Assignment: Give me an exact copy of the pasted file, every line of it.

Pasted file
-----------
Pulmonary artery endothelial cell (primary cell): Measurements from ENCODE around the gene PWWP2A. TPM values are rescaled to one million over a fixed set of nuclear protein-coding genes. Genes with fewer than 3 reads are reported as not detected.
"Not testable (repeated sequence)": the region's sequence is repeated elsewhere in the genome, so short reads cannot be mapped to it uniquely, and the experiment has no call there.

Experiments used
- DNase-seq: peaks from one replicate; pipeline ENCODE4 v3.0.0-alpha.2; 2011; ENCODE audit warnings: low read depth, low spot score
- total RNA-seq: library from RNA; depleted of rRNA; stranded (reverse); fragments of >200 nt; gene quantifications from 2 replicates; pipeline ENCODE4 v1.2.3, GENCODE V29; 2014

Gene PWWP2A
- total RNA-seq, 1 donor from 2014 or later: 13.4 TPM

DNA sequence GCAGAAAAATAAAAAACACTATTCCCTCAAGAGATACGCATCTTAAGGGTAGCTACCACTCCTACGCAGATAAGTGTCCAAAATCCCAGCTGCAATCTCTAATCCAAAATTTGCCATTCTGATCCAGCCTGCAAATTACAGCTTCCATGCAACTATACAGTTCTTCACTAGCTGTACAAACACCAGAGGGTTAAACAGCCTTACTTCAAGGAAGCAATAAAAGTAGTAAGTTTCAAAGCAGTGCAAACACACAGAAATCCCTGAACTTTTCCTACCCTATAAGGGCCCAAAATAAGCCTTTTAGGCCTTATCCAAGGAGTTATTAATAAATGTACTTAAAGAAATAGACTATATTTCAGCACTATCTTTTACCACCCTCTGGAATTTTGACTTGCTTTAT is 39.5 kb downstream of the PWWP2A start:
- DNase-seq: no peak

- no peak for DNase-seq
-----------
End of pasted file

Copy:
Pulmonary artery endothelial cell (primary cell): Measurements from ENCODE around the gene PWWP2A. TPM values are rescaled to one million over a fixed set of nuclear protein-coding genes. Genes with fewer than 3 reads are reported as not detected.
"Not testable (repeated sequence)": the region's sequence is repeated elsewhere in the genome, so short reads cannot be mapped to it uniquely, and the experiment has no call there.

Experiments used
- DNase-seq: peaks from one replicate; pipeline ENCODE4 v3.0.0-alpha.2; 2011; ENCODE audit warnings: low read depth, low spot score
- total RNA-seq: library from RNA; depleted of rRNA; stranded (reverse); fragments of >200 nt; gene quantifications from 2 replicates; pipeline ENCODE4 v1.2.3, GENCODE V29; 2014

Gene PWWP2A
- total RNA-seq, 1 donor from 2014 or later: 13.4 TPM

DNA sequence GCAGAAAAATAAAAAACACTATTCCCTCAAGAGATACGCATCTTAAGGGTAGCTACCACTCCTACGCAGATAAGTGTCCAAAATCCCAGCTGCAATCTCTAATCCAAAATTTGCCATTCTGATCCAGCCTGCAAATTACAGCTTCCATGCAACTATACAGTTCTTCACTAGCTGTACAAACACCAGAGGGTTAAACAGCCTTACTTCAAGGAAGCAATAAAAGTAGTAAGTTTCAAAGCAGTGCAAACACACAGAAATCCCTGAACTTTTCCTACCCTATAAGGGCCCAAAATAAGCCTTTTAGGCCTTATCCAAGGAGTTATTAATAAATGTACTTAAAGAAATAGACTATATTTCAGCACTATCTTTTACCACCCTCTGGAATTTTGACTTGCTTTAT is 39.5 kb downstream of the PWWP2A start:
- DNase-seq: no peak

- no peak for DNase-seq